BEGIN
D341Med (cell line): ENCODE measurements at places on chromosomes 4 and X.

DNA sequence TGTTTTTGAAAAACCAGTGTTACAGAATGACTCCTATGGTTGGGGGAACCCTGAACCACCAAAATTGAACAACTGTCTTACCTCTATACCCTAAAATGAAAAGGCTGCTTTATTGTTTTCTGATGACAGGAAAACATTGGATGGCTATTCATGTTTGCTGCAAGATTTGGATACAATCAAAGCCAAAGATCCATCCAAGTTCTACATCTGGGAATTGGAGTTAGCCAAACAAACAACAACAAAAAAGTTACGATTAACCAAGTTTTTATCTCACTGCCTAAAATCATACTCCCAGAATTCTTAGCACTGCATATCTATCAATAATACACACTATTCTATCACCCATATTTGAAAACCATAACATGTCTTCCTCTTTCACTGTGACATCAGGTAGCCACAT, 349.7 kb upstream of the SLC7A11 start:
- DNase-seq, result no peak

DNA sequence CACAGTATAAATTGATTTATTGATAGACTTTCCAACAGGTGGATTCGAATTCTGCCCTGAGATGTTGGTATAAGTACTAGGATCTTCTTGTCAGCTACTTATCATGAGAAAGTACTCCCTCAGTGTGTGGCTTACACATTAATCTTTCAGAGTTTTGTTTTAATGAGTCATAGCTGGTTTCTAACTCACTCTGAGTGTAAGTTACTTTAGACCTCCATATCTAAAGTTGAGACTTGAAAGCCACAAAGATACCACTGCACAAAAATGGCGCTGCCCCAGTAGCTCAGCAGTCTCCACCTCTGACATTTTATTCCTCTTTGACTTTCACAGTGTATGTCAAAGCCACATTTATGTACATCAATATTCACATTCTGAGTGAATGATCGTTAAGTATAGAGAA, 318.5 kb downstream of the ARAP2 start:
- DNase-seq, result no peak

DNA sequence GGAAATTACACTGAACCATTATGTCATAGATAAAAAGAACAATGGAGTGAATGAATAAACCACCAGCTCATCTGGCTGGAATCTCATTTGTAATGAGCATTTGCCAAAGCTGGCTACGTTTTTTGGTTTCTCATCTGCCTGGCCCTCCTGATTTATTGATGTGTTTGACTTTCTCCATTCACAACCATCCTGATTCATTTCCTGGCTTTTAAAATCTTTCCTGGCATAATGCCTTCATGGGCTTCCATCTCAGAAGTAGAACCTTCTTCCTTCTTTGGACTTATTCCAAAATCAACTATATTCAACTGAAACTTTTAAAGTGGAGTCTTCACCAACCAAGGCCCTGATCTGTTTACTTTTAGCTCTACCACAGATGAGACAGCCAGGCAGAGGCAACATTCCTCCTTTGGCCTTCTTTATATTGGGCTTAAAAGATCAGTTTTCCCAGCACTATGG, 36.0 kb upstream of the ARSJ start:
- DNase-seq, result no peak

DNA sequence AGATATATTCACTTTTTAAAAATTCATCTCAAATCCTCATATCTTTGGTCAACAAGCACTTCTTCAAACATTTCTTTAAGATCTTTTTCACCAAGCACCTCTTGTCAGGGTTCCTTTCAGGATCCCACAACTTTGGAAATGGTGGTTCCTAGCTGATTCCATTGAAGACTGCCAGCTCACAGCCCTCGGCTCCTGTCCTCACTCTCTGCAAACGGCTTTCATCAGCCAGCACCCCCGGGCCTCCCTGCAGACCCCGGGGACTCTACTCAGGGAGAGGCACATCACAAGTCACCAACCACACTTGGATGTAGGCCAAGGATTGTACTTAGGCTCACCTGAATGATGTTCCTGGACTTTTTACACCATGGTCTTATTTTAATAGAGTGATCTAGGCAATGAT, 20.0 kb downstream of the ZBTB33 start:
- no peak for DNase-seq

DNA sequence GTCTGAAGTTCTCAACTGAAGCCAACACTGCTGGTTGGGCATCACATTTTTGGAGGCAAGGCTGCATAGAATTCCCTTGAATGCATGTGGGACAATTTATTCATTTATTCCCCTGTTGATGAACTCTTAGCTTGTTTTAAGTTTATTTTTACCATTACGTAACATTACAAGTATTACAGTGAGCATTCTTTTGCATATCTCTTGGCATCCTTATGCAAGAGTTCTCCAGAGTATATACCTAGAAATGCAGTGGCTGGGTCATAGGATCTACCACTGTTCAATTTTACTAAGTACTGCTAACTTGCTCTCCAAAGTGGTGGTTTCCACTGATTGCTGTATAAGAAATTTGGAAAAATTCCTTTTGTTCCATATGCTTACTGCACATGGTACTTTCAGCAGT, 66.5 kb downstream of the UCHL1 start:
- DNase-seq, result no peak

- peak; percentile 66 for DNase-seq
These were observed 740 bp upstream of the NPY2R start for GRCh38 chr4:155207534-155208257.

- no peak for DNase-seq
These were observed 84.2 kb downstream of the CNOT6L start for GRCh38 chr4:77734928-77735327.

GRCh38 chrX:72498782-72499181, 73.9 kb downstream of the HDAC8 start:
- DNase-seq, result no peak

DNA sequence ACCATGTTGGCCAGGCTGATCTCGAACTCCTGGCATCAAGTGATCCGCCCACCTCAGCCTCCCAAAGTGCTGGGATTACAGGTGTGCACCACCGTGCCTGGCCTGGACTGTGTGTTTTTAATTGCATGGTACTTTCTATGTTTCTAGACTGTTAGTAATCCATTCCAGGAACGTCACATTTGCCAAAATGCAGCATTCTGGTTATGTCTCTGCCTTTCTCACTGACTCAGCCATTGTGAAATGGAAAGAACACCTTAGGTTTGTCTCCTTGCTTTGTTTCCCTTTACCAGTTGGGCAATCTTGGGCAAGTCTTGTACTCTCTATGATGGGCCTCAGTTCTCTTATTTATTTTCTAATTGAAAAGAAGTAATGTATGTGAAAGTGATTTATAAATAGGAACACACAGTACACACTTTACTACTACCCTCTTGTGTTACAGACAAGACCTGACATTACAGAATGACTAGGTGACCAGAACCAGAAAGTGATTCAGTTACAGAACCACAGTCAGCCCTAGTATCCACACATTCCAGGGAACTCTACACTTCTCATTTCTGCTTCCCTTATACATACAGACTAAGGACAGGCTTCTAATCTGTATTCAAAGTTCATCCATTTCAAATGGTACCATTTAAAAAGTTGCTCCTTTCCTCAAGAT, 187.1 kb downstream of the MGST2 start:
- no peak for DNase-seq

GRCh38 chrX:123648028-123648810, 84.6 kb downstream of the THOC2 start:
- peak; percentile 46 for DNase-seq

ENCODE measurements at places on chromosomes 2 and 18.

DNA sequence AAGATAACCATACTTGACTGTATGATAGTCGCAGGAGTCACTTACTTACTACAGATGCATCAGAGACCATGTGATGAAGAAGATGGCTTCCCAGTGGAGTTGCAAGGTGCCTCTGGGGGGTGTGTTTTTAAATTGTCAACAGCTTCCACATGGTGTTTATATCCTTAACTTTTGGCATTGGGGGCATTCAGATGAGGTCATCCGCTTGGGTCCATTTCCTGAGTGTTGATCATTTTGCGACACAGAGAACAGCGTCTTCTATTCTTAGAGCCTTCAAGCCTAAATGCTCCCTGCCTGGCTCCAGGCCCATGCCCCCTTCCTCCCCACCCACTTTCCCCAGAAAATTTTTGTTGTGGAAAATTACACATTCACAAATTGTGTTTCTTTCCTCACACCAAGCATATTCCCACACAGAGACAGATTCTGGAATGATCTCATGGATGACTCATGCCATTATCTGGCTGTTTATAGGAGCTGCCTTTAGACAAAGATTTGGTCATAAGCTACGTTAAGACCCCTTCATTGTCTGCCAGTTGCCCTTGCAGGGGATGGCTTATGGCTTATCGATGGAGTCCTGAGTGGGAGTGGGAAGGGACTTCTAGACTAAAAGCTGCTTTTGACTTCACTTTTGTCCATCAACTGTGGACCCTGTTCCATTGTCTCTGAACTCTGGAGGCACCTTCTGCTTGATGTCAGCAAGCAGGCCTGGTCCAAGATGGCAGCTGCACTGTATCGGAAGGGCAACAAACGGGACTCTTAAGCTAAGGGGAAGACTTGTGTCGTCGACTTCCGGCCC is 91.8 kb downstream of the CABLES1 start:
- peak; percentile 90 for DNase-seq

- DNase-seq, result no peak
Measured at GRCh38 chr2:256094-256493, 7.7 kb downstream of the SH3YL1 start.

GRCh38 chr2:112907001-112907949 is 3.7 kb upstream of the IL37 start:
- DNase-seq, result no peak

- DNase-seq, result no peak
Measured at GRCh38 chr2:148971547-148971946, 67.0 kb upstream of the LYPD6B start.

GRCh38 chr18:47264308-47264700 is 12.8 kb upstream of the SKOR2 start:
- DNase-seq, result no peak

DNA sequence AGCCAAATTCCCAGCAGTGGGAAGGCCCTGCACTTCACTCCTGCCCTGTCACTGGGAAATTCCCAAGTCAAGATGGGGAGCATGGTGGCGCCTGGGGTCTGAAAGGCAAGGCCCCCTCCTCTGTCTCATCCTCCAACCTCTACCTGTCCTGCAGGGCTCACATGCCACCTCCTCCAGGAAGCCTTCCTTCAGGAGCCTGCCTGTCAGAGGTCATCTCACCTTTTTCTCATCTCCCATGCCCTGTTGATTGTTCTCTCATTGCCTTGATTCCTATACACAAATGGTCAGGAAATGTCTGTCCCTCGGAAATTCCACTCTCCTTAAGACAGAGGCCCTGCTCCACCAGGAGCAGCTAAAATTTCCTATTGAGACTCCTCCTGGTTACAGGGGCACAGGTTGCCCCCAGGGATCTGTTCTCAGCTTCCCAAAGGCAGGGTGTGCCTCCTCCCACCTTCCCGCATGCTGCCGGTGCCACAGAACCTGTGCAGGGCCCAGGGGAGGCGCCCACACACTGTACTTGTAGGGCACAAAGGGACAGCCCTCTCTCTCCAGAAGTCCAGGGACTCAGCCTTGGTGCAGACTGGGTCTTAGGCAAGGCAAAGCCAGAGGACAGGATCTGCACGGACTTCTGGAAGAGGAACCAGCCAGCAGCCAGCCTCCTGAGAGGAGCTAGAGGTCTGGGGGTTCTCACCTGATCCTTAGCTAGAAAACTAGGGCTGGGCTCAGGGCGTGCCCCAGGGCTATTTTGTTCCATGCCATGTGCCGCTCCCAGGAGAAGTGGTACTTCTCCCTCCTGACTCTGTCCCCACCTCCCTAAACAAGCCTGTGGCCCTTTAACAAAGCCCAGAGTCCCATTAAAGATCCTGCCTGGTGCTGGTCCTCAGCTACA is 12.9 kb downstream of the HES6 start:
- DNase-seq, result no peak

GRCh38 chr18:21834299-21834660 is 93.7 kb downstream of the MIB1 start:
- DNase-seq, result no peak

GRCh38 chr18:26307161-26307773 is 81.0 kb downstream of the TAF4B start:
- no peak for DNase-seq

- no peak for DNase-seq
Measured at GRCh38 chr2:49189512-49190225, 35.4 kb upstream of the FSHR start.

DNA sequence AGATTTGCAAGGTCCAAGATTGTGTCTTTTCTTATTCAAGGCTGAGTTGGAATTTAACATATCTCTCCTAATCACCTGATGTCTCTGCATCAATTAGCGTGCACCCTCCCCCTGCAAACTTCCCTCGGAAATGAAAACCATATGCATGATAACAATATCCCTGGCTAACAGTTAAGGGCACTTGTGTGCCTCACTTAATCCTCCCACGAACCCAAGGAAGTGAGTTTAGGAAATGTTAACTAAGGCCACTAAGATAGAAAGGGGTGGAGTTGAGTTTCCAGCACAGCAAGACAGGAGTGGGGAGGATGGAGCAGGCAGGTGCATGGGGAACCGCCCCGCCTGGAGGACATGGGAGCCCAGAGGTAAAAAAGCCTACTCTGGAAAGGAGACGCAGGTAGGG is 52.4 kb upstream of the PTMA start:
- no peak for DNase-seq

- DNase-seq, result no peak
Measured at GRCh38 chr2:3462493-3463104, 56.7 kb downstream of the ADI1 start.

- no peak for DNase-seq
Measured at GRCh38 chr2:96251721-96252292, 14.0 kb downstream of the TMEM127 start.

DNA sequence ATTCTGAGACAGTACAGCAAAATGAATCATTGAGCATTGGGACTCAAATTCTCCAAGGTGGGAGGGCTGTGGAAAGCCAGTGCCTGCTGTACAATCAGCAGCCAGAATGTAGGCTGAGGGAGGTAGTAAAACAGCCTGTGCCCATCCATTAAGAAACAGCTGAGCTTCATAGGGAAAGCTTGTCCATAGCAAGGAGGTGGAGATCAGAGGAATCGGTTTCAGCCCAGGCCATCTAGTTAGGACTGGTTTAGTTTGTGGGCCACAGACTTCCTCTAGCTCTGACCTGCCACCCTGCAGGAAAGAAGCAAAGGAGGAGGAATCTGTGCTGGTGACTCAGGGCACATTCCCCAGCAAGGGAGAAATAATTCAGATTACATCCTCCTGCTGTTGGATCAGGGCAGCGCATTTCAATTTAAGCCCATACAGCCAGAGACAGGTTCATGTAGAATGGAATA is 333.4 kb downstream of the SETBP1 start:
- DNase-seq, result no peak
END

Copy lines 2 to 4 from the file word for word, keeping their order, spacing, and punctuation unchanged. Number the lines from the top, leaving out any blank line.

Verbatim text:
DNA sequence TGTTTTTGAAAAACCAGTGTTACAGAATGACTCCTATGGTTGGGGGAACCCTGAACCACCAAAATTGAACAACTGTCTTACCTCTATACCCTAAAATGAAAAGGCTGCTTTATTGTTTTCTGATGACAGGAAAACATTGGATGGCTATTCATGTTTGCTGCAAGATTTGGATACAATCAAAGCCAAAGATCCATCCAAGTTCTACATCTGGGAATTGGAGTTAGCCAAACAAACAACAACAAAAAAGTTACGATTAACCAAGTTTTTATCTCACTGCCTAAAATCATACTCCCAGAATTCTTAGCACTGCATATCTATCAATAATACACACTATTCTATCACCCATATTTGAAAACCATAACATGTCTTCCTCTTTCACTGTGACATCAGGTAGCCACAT, 349.7 kb upstream of the SLC7A11 start:
- DNase-seq, result no peak

DNA sequence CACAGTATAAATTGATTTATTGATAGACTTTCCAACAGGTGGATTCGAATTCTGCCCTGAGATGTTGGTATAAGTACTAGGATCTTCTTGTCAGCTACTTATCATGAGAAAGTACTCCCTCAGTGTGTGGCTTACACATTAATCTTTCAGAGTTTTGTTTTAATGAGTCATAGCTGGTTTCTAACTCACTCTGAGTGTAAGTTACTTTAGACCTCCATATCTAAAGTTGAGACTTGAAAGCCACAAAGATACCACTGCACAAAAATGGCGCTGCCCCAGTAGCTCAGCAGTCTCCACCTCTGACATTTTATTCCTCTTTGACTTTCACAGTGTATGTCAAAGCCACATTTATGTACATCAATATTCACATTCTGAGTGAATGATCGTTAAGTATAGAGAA, 318.5 kb downstream of the ARAP2 start: